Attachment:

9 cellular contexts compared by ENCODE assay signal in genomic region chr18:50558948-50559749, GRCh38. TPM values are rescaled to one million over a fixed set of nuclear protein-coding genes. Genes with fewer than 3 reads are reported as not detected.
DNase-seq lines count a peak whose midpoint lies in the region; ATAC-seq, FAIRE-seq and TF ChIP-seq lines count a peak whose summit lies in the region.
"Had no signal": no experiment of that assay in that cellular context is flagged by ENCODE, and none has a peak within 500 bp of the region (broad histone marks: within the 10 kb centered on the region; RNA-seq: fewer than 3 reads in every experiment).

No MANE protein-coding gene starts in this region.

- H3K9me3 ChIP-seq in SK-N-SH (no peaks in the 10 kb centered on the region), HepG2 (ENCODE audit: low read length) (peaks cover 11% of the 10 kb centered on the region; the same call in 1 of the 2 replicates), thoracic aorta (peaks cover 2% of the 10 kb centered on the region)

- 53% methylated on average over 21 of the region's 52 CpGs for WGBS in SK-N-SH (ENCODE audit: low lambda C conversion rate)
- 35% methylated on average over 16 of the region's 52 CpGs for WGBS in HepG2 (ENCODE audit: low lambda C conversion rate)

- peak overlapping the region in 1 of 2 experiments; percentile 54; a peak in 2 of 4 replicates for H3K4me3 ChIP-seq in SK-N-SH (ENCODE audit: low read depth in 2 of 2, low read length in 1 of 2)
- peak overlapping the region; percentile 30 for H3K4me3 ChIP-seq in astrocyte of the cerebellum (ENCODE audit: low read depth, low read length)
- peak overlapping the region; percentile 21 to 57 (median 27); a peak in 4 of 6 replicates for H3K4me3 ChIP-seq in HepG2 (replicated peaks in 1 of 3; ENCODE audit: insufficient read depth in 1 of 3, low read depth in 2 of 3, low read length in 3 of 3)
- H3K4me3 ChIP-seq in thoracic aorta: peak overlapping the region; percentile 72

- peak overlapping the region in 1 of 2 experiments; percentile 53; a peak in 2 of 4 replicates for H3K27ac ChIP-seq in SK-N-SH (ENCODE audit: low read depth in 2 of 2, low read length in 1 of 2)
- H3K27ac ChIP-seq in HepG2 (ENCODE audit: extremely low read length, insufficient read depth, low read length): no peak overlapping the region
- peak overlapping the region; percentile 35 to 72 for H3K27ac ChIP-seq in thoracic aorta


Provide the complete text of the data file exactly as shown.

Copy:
9 cellular contexts compared by ENCODE assay signal in genomic region chr18:50558948-50559749, GRCh38. TPM values are rescaled to one million over a fixed set of nuclear protein-coding genes. Genes with fewer than 3 reads are reported as not detected.
DNase-seq lines count a peak whose midpoint lies in the region; ATAC-seq, FAIRE-seq and TF ChIP-seq lines count a peak whose summit lies in the region.
"Had no signal": no experiment of that assay in that cellular context is flagged by ENCODE, and none has a peak within 500 bp of the region (broad histone marks: within the 10 kb centered on the region; RNA-seq: fewer than 3 reads in every experiment).

No MANE protein-coding gene starts in this region.

- H3K9me3 ChIP-seq in SK-N-SH (no peaks in the 10 kb centered on the region), HepG2 (ENCODE audit: low read length) (peaks cover 11% of the 10 kb centered on the region; the same call in 1 of the 2 replicates), thoracic aorta (peaks cover 2% of the 10 kb centered on the region)

- 53% methylated on average over 21 of the region's 52 CpGs for WGBS in SK-N-SH (ENCODE audit: low lambda C conversion rate)
- 35% methylated on average over 16 of the region's 52 CpGs for WGBS in HepG2 (ENCODE audit: low lambda C conversion rate)

- peak overlapping the region in 1 of 2 experiments; percentile 54; a peak in 2 of 4 replicates for H3K4me3 ChIP-seq in SK-N-SH (ENCODE audit: low read depth in 2 of 2, low read length in 1 of 2)
- peak overlapping the region; percentile 30 for H3K4me3 ChIP-seq in astrocyte of the cerebellum (ENCODE audit: low read depth, low read length)
- peak overlapping the region; percentile 21 to 57 (median 27); a peak in 4 of 6 replicates for H3K4me3 ChIP-seq in HepG2 (replicated peaks in 1 of 3; ENCODE audit: insufficient read depth in 1 of 3, low read depth in 2 of 3, low read length in 3 of 3)
- H3K4me3 ChIP-seq in thoracic aorta: peak overlapping the region; percentile 72

- peak overlapping the region in 1 of 2 experiments; percentile 53; a peak in 2 of 4 replicates for H3K27ac ChIP-seq in SK-N-SH (ENCODE audit: low read depth in 2 of 2, low read length in 1 of 2)
- H3K27ac ChIP-seq in HepG2 (ENCODE audit: extremely low read length, insufficient read depth, low read length): no peak overlapping the region
- peak overlapping the region; percentile 35 to 72 for H3K27ac ChIP-seq in thoracic aorta